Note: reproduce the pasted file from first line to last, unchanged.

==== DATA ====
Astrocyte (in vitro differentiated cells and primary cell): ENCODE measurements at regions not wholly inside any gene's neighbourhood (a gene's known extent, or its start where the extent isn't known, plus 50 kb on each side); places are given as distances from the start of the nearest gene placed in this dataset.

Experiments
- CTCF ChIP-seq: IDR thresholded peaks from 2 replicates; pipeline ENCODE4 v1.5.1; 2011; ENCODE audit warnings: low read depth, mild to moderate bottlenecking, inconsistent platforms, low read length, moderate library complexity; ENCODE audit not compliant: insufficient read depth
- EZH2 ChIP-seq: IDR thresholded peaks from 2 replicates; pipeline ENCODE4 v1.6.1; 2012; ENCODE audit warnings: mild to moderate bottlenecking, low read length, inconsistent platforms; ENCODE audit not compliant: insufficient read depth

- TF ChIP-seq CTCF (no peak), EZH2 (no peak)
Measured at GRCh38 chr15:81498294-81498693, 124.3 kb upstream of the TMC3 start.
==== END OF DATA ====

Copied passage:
Astrocyte (in vitro differentiated cells and primary cell): ENCODE measurements at regions not wholly inside any gene's neighbourhood (a gene's known extent, or its start where the extent isn't known, plus 50 kb on each side); places are given as distances from the start of the nearest gene placed in this dataset.

Experiments
- CTCF ChIP-seq: IDR thresholded peaks from 2 replicates; pipeline ENCODE4 v1.5.1; 2011; ENCODE audit warnings: low read depth, mild to moderate bottlenecking, inconsistent platforms, low read length, moderate library complexity; ENCODE audit not compliant: insufficient read depth
- EZH2 ChIP-seq: IDR thresholded peaks from 2 replicates; pipeline ENCODE4 v1.6.1; 2012; ENCODE audit warnings: mild to moderate bottlenecking, low read length, inconsistent platforms; ENCODE audit not compliant: insufficient read depth

- TF ChIP-seq CTCF (no peak), EZH2 (no peak)
Measured at GRCh38 chr15:81498294-81498693, 124.3 kb upstream of the TMC3 start.